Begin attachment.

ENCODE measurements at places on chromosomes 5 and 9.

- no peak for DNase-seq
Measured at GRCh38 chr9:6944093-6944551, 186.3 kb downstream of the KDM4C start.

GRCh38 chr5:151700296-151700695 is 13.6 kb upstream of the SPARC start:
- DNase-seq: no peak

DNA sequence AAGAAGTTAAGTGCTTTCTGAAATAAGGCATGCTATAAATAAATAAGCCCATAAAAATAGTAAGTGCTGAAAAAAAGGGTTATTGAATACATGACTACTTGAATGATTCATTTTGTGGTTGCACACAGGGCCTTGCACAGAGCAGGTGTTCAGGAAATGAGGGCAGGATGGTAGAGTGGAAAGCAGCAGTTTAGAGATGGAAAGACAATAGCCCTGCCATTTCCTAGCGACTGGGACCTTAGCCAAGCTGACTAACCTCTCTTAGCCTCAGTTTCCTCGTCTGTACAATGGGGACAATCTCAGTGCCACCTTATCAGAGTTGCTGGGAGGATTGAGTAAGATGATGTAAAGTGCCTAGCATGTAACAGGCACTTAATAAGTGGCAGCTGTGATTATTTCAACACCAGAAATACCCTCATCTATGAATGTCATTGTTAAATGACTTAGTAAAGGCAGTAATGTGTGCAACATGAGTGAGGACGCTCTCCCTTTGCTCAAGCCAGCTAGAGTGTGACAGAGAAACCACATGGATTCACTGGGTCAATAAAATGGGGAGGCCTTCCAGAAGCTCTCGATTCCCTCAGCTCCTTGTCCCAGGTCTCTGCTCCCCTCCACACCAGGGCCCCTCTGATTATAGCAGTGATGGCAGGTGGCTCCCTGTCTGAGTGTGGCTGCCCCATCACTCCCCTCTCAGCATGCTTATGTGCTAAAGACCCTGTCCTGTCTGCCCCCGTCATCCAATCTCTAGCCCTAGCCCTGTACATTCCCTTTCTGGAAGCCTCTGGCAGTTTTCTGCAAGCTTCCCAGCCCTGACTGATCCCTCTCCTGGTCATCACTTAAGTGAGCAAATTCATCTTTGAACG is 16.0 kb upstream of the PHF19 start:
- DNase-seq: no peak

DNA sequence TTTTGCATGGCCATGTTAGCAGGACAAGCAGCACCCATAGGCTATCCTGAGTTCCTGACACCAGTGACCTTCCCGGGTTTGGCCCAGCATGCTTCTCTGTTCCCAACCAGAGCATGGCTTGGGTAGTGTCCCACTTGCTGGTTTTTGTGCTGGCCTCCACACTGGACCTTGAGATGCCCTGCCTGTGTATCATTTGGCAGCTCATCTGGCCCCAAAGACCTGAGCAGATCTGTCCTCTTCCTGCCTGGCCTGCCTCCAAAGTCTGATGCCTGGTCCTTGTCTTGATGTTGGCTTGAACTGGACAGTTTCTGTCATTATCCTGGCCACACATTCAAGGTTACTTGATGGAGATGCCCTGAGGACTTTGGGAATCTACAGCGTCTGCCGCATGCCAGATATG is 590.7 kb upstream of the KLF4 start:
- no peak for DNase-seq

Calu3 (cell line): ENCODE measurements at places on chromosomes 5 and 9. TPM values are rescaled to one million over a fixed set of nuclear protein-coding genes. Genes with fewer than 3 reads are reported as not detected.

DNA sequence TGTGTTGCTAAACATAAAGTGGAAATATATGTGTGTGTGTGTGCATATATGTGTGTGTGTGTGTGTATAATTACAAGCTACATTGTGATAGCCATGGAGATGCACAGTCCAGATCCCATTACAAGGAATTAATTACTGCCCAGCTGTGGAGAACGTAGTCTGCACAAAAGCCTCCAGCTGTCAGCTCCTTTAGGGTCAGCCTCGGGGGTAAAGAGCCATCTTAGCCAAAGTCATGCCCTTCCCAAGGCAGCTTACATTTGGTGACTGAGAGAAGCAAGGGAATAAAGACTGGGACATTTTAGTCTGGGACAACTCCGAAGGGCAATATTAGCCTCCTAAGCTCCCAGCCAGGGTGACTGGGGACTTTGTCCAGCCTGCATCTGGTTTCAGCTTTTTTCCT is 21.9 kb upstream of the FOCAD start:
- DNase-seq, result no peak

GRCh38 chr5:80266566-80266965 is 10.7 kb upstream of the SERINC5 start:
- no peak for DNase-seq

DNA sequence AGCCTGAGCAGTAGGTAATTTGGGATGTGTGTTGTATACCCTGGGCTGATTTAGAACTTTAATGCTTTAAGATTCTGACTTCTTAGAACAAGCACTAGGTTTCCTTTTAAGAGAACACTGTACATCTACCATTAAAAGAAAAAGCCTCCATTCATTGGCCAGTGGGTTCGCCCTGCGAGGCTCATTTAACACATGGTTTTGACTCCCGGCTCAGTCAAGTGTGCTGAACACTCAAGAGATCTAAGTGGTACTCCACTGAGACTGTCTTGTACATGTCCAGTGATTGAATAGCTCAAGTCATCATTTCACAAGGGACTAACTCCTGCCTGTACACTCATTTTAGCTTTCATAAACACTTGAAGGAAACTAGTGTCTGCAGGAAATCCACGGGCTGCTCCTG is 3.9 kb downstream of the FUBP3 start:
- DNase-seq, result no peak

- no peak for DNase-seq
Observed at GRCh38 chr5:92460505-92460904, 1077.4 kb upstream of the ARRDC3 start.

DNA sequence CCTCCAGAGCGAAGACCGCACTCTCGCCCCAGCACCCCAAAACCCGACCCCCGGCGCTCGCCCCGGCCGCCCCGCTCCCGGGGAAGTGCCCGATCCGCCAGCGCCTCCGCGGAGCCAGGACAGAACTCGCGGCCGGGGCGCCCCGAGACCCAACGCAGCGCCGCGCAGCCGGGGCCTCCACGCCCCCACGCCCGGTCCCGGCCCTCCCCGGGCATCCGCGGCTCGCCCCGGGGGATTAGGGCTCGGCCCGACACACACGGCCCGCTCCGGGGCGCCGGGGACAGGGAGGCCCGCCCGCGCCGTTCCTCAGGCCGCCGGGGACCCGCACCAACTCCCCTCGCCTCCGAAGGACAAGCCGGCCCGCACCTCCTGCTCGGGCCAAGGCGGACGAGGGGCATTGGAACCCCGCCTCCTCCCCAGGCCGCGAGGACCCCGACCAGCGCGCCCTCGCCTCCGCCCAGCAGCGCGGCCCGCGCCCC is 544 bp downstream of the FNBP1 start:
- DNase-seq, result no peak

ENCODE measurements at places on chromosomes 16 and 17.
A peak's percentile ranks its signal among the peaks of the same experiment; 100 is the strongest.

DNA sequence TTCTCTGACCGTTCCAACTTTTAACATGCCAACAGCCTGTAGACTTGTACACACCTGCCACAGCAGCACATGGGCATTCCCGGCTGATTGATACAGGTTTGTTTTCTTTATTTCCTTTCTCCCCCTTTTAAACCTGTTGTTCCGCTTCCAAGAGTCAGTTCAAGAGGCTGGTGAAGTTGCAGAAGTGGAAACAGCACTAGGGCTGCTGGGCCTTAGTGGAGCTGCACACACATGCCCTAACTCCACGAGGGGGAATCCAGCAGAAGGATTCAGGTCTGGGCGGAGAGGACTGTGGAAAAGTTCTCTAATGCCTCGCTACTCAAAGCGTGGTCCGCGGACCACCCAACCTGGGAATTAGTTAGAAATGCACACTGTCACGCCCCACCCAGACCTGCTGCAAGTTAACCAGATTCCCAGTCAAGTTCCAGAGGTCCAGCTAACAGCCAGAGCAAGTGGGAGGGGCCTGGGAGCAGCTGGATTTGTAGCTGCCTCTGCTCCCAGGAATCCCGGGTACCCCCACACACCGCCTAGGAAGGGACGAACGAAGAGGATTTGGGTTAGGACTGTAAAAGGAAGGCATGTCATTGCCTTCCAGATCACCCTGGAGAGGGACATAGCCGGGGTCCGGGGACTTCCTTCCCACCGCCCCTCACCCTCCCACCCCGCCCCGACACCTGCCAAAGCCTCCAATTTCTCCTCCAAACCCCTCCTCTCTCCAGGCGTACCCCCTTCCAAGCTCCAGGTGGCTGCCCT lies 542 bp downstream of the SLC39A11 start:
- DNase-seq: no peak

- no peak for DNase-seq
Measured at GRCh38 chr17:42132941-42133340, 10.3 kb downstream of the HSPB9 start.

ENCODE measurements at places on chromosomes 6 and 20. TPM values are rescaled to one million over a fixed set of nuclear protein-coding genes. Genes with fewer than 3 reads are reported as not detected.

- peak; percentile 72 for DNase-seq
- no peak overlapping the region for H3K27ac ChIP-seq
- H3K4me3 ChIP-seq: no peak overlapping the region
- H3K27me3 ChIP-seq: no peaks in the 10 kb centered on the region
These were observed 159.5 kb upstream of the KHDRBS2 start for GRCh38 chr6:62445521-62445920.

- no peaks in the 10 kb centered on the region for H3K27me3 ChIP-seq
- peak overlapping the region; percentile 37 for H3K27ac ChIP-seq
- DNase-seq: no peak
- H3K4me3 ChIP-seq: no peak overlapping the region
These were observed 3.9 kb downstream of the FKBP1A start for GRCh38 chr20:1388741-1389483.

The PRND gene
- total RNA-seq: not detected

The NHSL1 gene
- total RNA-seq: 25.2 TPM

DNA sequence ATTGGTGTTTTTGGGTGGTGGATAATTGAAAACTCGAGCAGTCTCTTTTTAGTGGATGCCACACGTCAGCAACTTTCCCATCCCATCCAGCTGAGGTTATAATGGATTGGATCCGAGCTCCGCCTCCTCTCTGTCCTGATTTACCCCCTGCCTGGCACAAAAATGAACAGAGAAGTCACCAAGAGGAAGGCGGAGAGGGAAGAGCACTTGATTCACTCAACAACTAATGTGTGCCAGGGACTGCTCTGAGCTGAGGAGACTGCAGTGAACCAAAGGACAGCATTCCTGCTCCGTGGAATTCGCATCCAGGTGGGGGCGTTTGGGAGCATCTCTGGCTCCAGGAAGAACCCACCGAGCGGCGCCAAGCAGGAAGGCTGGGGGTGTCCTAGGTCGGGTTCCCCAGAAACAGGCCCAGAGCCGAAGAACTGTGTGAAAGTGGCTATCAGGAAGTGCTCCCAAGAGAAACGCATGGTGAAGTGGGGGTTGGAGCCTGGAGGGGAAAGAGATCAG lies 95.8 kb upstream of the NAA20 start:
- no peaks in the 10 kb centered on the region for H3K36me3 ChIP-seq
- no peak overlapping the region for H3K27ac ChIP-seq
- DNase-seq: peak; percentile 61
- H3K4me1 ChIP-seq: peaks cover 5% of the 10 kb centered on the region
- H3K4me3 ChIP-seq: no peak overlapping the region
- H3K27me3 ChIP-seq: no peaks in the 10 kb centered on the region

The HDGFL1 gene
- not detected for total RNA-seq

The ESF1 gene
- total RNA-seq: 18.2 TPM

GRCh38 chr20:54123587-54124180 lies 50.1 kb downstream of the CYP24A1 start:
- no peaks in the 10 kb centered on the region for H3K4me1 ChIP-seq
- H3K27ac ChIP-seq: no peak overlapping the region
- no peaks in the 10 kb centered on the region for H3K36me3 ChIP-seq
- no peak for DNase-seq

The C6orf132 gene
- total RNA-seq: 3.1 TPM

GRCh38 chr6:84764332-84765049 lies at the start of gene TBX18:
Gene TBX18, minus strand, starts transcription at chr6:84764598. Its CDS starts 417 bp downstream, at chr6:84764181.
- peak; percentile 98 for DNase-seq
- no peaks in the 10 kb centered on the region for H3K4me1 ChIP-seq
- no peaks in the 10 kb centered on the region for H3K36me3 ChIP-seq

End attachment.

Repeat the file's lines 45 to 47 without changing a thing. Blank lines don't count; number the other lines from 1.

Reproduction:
- DNase-seq: peak; percentile 61
- H3K4me1 ChIP-seq: peaks cover 5% of the 10 kb centered on the region
- H3K4me3 ChIP-seq: no peak overlapping the region